THE OPENING OF WESTERN DIGITAL, Kuala lumpur, 17 October 1996
Mr. Chuck Haggerty, chairman of Western Digital Corp Mr. Joseph Phillip, MD Western Digital Malaysia It is encouraging to note that Western Digital has continued to expand its production capacity in Malaysia, as evidenced by this new extension. In fact, investors' confidence in the Malaysian economy has continued to be very strong. In the first seven months of this year, the proposed capital investment of projects submitted to MIDA increased by 116 per cent. The sustained uptrend in investors interest in Malaysia indicate that our macroeconomic policies have been very supportive of private sector enabled investors to thrive in an increasingly competitive global market.
While we are encouraged by our ability to attract and retain foreign investment, we are also aware that the products of the multinationals still have high import content. The import of intermediate goods as a percentage of manufactured exports stands at about 85%, while about half of the value of investment is in the form of imported capital goods. The import content would be even higher if foreign services were included. Lack of inter-industrial linkages between multinationals and the domestic industries, particularly the small and medium-scale industries (SMIs), has been identified as a major reason for the high import content of production activities in Malaysia. To address this, the Government has taken a number of initiatives to develop the SMIs to enable them to become reliable and cost-effective suppliers of parts and components and related services to the larger industries, including multinationals.
One of the vehicles to foster this development is the Vendor Development Programme, which is aimed at encouraging greater intergration and linkages between the SMIs and the larger industries. The number of SMIs involved in the programme recently increased to 90. Multinational companies should consider participating in this Programme to further integrate themselves into the industrialisation process as this will help to deepen further Malaysia's industrial and technology base as well as increase the local content of manufactured output. I am encouraged at being informed that Western Digital has taken efforts to increase the local content of its output by sourcing its input requirements locally. Such efforts augur well for a more meaningful and beneficial partnership between the host country and foreign investors.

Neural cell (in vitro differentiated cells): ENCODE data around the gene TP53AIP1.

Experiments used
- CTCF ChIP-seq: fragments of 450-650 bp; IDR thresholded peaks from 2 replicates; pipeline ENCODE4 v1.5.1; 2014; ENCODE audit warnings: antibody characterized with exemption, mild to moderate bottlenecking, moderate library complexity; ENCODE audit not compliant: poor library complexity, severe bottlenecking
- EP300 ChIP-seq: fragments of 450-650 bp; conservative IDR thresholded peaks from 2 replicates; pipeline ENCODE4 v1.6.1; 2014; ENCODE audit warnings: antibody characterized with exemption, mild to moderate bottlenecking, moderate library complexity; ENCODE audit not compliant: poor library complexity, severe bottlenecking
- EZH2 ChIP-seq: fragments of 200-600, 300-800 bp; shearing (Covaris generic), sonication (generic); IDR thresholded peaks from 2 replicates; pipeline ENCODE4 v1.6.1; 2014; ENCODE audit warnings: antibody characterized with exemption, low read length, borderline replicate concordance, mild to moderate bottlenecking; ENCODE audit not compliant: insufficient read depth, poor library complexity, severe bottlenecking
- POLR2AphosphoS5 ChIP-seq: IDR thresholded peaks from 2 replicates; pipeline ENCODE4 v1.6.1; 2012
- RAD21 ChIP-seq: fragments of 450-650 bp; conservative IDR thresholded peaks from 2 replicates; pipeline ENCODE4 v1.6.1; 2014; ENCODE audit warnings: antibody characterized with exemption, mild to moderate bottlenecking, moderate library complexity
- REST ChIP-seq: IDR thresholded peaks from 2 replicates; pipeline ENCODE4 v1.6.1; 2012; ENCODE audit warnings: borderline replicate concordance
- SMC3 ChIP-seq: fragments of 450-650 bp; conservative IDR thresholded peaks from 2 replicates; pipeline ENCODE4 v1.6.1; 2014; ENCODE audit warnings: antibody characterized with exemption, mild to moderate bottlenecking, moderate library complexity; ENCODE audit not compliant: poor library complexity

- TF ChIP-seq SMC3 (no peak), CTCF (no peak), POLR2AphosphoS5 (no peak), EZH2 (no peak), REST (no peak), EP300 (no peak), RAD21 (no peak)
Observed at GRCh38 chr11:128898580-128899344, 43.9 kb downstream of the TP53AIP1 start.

To increase domestic value-added, companies in Malaysia must enhance the value chain of their manufacturing process and extend their focus beyond assembling and manufacturing of components. Infact, manufacturing companies in Malaysia should become integrated manufacturing and marketing companies. The manufacturing sector must develop its technological and R&D capabilities so that Malaysia can be in the forefront of product and process innovation, capable of designing as well producing home grown components and manufacturing equipment. In this context, the Government will continue to encourage the private sector to develop and broaden its R&D capabilities, as these capabilities will be the catalyst for further broadening of the technology base and competency which are crucial for maintaining if not improving Malaysia's competitive position in the global market. The recent corporatisation of SIRIM and the proposed corporatisation of MIMOS by late this year should help to generate more market-driven R&D activities. To encourage companies to undertake R&D activities in approved research institutions, including local universities, double tax deduction incentive has been provided for expenses incurred on R&D effective from the year of assessment 1996. In the electronics industry, we are promoting the development of wafer fabrication to propel Malaysia onto a higher plane of technology development in this field. The industry will increase the skills associated with the maintenance of sophisticated equipment such as robotics, encourage R&D in the design and fabrication of wafers and promote linkages with support industries. In my 1996 budget speech, we had indicated our preparedness in giving a number of concessions to investors in this industry.
I am confident multinational companies such as Western Digital can and will help to widen the industrial base of the Malaysia economy by developing the technological and R&D capabilities of Malaysians. This can be achieved by intensifying human resource development and imparting the much needed technical know-how to their local employees so that &D and product development can eventually be done in Malaysia. In addition, multinationals could help train potential local suppliers, particularly the SMIs, in designing and producing parts of the desired specifications for their use. Once the local capability is developed, multinational companies can source high quality input locally at competitive costs while,at the same time, help to enhance the local content of their output.
Manufacturing companies in Malaysia must continue to undertake strategic adjustments in order to ensure they remain competitive and have the capacity to compete under changing environment. It is no longer sustainable for Malaysia to compete by relying on cheap foreign labour. Industries must shift towards a more efficient and technology- intensive production process in order to reduce unit labour cost as well as contribute towards better utilisation of existing human resources.
I now take the pleasure of officiating the opening of this Western Digital factory.